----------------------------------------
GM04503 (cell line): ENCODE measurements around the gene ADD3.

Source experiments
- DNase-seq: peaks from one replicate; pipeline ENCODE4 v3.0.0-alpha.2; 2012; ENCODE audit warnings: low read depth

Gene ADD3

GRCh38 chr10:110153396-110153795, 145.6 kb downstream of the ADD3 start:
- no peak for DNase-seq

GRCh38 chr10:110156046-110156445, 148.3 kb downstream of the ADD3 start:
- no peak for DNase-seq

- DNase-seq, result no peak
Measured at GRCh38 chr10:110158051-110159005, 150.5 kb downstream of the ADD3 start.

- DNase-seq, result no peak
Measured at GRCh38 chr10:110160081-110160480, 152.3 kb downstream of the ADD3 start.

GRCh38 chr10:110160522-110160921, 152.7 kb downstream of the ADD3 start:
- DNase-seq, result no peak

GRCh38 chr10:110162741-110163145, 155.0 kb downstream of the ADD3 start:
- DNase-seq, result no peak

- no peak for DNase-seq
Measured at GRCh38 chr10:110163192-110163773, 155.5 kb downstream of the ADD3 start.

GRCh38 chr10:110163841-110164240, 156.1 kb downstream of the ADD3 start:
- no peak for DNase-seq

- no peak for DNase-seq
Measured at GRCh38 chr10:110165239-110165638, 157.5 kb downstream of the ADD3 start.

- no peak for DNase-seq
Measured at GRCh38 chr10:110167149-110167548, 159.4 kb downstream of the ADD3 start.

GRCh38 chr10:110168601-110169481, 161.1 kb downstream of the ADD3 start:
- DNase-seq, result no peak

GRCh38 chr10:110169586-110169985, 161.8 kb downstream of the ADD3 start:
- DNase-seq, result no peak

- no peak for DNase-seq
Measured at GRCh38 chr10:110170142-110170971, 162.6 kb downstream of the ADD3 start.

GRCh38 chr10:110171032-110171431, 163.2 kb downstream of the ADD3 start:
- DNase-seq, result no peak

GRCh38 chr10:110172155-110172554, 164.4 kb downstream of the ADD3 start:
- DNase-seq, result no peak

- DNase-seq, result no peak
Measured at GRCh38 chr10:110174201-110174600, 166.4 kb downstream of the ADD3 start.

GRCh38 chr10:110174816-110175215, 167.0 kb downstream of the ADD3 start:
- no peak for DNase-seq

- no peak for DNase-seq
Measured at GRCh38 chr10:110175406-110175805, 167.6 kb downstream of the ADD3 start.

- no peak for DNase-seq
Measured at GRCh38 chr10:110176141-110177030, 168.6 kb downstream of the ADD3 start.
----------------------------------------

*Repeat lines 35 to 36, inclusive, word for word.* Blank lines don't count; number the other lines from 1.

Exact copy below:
- DNase-seq, result no peak
Measured at GRCh38 chr10:110174201-110174600, 166.4 kb downstream of the ADD3 start.